15. Hi Mace, Welcome back A possible answer to your question. Being British I see some of these things in heraldic terms; as Feather notes above wyverns have two legs and wings, while dragons have four legs and wings. As wryms [worms/snakes] obviously have neither that would suggest a step by step evolutionary path with questions asked anent whether it is a natural evolution or a managed one.
  16. Yes, Gl├╝cksburg, or more properly Schleswig-Holstein-Sonderburg-Gl├╝cksburg. Related to the Counts of Oldenburg, but that goes back to mediaeval times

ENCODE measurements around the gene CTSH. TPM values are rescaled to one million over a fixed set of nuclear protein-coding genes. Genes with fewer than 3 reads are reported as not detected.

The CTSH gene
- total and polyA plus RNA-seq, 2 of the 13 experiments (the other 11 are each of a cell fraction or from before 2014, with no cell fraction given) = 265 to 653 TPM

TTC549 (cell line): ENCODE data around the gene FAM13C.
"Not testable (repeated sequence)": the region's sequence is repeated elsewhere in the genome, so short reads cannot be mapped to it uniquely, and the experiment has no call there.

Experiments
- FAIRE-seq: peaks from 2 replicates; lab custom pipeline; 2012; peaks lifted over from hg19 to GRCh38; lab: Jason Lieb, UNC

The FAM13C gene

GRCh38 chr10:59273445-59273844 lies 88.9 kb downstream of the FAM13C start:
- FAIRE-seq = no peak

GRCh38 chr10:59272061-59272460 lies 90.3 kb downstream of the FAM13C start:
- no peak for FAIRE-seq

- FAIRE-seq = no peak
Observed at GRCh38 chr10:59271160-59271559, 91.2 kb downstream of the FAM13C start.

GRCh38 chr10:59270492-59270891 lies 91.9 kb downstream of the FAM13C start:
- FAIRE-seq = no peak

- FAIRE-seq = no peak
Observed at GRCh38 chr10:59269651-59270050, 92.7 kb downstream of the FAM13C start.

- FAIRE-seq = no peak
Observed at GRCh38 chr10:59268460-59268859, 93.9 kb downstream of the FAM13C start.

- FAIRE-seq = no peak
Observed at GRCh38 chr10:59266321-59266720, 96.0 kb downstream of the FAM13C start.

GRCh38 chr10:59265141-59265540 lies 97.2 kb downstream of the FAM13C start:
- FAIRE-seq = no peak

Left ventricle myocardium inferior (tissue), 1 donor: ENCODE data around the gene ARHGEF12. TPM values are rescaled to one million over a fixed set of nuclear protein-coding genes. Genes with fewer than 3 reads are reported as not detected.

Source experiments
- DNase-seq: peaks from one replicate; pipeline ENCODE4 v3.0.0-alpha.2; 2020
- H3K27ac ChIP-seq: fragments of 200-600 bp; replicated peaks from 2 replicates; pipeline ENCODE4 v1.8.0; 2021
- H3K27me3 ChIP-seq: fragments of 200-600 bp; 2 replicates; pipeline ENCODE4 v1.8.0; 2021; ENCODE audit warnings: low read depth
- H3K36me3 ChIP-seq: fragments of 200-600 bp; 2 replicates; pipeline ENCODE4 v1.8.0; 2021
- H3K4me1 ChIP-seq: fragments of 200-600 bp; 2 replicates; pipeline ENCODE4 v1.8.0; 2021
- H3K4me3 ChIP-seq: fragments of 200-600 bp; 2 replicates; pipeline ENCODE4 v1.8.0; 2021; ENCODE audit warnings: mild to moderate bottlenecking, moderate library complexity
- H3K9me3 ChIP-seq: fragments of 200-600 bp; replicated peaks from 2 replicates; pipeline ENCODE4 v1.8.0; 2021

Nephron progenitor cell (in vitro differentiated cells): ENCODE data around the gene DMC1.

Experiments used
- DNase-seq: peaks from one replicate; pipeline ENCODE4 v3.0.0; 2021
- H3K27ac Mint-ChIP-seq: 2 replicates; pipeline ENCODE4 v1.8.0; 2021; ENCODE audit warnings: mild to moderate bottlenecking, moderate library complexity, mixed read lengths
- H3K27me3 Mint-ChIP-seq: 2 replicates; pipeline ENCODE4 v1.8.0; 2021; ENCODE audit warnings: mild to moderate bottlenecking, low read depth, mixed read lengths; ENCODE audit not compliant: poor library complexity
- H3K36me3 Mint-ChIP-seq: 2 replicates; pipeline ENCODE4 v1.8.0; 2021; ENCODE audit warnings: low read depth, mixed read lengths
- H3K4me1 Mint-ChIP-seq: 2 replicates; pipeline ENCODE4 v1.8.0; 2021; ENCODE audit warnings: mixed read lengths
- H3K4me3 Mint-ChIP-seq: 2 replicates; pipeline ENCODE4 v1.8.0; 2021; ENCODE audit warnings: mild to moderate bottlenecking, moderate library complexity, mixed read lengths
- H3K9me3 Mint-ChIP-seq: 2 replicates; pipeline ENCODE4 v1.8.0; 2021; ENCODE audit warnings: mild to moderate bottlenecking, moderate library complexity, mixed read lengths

17. Politics and religion. Queen Elizabeth died in 1603 leaving no children, so the English throne passed to James VI of Scotland who was a great-great grandson of Henry VII [via Henry VIII's sister Margaret] James VI was succeeded by Charles I, then his son Charles II, then James VII. The latter was very able, but a Catholic, so got kicked out in a coup and replaced by his Protestant daughter Mary. She died leaving no children so the throne passed to her younger sister Anne, also a Protestant. Anne's children died, so when she died in 1714 the choice was between James VII' son, James [a lamentable lack of imagination in naming children] or George of Brunswick-Luneberg/Hanover. George won because [a] he was Protestant, and [b] he got on the boat first. Some notable squabbling followed of course - the Jacobite Risings - but George and his descendants hung on to the throne Of course I should have mentioned that although Queen Victoria was directly descended from George she married Albert of Saxe-Coburg-Gotha [another German], so strictly speaking the late Queen Elizabeth follows